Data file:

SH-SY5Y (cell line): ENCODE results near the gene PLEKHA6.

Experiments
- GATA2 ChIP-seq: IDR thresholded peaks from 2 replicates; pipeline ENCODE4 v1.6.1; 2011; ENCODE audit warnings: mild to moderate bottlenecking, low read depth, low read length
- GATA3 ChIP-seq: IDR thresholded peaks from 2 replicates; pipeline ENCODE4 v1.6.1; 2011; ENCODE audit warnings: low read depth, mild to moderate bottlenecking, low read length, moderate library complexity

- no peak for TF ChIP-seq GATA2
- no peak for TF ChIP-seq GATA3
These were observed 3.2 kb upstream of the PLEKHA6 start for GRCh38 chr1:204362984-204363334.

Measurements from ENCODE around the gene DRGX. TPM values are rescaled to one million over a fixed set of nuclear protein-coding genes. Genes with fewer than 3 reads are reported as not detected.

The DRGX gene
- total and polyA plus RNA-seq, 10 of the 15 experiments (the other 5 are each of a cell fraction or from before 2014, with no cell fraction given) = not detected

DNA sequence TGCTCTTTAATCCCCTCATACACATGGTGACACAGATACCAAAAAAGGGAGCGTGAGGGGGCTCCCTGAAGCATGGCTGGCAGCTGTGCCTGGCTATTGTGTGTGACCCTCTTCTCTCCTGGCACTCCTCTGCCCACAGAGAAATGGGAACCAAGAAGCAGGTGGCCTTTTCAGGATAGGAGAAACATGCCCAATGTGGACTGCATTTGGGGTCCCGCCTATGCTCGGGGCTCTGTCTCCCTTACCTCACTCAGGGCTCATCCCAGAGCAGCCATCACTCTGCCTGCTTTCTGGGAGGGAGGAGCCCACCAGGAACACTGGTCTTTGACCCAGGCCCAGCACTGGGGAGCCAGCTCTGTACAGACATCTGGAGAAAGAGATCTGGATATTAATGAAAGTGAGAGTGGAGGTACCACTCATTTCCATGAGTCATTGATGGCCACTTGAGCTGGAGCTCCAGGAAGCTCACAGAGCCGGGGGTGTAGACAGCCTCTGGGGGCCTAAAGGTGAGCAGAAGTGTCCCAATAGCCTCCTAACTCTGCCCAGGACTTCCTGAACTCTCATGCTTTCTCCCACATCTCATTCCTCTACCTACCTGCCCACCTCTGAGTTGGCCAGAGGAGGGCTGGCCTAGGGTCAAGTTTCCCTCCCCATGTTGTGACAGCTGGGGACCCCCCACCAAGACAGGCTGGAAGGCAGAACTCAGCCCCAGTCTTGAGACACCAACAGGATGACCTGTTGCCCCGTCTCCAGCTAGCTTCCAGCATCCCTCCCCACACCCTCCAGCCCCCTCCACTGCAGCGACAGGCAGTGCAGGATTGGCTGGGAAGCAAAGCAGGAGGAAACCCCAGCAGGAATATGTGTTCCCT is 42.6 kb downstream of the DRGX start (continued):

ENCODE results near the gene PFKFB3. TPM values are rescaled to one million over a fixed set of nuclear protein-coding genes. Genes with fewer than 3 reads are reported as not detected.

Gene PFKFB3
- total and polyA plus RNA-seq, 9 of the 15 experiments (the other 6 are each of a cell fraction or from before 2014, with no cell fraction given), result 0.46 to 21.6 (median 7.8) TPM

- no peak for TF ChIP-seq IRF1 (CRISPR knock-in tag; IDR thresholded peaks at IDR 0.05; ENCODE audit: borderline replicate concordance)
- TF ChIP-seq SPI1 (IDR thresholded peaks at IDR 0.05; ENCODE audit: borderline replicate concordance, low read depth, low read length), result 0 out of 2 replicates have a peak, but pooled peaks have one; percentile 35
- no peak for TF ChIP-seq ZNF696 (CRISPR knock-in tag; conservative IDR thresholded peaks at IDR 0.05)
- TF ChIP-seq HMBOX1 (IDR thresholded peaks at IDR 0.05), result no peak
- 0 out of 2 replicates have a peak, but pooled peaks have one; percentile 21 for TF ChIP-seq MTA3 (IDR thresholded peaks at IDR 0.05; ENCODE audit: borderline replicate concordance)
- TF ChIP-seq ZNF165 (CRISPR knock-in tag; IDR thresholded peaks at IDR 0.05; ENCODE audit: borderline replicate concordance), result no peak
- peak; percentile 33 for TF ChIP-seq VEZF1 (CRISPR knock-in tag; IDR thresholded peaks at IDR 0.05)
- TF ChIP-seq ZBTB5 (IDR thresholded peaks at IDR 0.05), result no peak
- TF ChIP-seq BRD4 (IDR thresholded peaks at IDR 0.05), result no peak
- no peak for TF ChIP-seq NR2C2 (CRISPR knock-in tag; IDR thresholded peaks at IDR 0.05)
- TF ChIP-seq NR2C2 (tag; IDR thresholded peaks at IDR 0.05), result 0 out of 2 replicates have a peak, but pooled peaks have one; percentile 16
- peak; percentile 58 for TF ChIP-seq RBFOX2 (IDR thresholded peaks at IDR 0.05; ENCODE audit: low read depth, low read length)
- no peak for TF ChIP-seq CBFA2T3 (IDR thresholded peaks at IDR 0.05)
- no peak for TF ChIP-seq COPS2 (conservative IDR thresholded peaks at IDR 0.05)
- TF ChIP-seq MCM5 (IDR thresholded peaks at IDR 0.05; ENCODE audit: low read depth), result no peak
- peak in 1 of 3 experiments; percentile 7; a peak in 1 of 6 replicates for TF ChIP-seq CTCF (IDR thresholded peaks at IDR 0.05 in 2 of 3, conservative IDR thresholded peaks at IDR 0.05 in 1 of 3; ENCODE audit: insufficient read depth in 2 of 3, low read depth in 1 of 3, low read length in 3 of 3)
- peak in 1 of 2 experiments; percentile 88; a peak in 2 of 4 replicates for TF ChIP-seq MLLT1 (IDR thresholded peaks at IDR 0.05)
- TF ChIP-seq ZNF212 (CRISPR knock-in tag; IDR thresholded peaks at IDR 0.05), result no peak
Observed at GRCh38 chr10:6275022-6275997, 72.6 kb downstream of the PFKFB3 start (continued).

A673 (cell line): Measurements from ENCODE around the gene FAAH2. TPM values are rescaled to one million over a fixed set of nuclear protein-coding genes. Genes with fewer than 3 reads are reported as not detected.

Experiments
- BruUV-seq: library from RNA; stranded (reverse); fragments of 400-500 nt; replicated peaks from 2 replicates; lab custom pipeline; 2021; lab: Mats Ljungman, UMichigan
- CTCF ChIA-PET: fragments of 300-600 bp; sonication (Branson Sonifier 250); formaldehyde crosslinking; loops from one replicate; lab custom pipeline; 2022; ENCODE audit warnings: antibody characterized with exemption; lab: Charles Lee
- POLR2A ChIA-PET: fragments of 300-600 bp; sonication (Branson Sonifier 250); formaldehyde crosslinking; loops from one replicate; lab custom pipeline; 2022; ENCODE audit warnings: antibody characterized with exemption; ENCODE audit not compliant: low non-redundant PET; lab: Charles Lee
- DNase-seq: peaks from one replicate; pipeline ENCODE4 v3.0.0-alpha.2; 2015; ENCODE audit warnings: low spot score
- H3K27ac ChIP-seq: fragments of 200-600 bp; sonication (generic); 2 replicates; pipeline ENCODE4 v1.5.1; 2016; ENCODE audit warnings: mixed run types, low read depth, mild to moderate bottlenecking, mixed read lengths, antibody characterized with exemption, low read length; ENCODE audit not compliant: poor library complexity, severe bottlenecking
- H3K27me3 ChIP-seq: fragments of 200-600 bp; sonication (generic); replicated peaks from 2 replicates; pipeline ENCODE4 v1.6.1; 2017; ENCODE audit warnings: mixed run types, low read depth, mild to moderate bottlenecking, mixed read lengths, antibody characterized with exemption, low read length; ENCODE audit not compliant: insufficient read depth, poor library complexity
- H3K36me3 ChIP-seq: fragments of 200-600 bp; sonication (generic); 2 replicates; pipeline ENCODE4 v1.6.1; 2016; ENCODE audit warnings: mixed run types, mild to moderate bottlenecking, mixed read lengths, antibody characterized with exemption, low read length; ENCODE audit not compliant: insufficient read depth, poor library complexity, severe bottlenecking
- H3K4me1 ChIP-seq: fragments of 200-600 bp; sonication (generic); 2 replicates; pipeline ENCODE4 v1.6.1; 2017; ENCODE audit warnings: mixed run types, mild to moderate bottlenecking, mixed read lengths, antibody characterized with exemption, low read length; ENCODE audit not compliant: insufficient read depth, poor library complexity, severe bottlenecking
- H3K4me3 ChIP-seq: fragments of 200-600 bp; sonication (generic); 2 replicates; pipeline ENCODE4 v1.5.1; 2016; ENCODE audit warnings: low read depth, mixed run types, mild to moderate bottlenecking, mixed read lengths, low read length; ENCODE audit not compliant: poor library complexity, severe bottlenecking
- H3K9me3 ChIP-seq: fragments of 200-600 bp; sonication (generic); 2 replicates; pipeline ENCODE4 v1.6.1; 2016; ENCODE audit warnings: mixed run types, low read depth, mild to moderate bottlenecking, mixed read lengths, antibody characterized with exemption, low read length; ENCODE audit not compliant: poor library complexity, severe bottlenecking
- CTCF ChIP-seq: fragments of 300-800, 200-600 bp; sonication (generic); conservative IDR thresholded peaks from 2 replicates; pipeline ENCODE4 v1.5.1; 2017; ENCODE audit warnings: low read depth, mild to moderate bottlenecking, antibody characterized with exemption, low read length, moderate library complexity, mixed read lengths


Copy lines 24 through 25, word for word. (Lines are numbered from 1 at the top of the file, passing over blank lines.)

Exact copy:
- no peak for TF ChIP-seq NR2C2 (CRISPR knock-in tag; IDR thresholded peaks at IDR 0.05)
- TF ChIP-seq NR2C2 (tag; IDR thresholded peaks at IDR 0.05), result 0 out of 2 replicates have a peak, but pooled peaks have one; percentile 16